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Little Movement Expected from Tropical Cyclone 24S in Mozambique Channel

March 24th, 2009 Category: Tropical Cyclones

Formation of Tropical Cyclone 24S - March 23rd, 2009

Formation of Tropical Cyclone 24S - March 23rd, 2009

TC 24S - March 24th, 2009 © JTWC

TC 24S - March 24th, 2009

Tropical Cyclone 24S, located approximately 320 nautical miles west-southwest of Antananarivo, Madagascar, has tracked south-southeastward at 8 knots over the past six hours.

Here, it can be seen in the Mozambique Channel, between the island nation of Madagascar (right) and Mozambique on the African mainland (left).

The main image is of the system while it was still an area of convection, while the multispectral satellite image to the left shows it after becoming a full-fledged cyclone.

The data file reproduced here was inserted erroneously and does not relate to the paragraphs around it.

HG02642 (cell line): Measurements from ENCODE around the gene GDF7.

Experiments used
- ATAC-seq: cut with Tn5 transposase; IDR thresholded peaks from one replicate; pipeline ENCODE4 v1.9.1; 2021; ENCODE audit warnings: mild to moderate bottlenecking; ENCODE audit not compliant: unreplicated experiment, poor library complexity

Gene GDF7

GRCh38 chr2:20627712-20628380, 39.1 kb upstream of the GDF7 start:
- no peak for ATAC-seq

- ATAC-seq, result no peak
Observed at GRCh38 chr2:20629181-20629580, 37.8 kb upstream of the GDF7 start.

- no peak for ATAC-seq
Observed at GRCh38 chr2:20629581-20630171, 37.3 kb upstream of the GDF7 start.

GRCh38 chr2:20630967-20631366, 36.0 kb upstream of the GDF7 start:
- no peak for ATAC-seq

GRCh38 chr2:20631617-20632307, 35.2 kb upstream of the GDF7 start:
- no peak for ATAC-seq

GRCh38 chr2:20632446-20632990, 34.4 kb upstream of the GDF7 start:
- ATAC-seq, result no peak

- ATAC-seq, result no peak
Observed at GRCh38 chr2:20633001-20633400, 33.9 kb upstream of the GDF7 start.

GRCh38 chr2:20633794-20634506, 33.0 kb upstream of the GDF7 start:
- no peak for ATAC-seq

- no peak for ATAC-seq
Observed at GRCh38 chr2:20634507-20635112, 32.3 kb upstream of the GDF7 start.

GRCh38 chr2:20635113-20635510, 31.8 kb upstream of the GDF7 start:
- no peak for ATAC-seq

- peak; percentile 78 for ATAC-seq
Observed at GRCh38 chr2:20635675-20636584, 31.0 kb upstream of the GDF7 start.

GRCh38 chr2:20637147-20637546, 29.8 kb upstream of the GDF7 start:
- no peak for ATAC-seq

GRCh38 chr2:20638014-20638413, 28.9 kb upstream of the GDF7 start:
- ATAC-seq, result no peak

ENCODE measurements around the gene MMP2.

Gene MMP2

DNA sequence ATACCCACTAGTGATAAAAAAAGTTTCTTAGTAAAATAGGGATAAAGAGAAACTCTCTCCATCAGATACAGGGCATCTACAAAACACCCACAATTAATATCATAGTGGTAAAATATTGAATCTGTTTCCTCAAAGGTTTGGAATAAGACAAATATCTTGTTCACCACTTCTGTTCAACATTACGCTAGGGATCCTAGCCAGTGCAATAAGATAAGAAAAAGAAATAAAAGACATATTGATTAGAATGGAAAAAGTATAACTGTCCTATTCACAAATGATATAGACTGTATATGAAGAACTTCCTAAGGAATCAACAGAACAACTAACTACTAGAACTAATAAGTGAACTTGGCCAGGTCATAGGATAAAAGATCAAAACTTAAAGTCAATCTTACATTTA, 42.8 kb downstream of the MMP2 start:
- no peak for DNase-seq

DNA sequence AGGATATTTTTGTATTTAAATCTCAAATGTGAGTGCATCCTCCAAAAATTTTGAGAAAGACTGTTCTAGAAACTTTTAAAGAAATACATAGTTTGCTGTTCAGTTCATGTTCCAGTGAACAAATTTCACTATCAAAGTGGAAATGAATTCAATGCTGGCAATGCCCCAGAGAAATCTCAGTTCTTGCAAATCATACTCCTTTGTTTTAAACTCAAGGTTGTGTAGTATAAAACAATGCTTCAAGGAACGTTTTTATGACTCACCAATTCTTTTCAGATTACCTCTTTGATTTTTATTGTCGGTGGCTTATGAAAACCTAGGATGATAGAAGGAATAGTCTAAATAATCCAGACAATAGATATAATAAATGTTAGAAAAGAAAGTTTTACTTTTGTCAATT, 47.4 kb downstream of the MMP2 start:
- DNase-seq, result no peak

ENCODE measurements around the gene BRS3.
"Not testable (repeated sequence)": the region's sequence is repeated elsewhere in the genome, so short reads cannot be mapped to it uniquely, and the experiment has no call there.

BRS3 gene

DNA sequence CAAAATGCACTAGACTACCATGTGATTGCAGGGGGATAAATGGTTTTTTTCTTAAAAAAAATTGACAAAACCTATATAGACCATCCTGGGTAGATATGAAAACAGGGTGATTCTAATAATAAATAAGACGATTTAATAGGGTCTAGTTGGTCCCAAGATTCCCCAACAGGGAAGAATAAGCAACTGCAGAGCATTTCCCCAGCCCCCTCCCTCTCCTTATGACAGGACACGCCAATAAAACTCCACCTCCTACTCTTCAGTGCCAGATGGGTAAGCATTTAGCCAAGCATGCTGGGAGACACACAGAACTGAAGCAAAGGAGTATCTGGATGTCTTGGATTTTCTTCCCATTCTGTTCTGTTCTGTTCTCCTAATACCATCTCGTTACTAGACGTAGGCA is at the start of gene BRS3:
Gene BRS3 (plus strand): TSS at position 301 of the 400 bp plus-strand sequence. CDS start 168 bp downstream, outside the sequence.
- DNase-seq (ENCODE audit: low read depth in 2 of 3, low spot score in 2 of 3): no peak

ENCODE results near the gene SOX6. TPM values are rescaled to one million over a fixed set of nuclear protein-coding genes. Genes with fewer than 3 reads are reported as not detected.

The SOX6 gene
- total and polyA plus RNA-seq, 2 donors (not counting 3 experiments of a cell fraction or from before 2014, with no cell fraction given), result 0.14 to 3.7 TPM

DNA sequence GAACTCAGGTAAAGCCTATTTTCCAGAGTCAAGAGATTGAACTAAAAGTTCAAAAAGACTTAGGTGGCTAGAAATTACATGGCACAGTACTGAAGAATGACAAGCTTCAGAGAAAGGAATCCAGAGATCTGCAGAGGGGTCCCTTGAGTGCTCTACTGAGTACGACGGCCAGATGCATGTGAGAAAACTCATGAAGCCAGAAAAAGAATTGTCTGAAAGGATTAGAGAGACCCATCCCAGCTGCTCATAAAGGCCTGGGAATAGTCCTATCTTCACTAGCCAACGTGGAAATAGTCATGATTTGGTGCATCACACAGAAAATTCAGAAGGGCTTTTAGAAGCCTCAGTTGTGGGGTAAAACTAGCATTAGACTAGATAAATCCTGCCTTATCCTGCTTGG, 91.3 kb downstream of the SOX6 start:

Recent animated water vapor satellite imagery shows a broad area of deep convection flaring near an organized low level circulation center (LLCC).

This LLCC lies in an area of low vertical wind shear near the center of an upper level mesoscale anticyclone. Additionally, northwesterly flow ahead of an approaching upper level trough to the Southwest of the cyclone has introduced a strong poleward outflow mechanism.

Track of Tropical Cyclone 24S - March 24th, 2009 © Univ. of Wisconsin

Track of Tropical Cyclone 24S

Current intensity is based on Dvorak values of 2.5 and 2.0 from PGTW and KNES, respectively. A ship just to the west of the LLCC also reported 30-knot southerly winds.

Sea surface temperatures and ocean heat content are high in the Mozambique Channel and, along with favorable upper level support, will enable further development of this system.

TC 24S is currently in a weak steering environment and is expected to remain quasi-stationary over the next 12-24 hours before it begins to slowly drift to the west. Maximum significant wave height is 12 feet.

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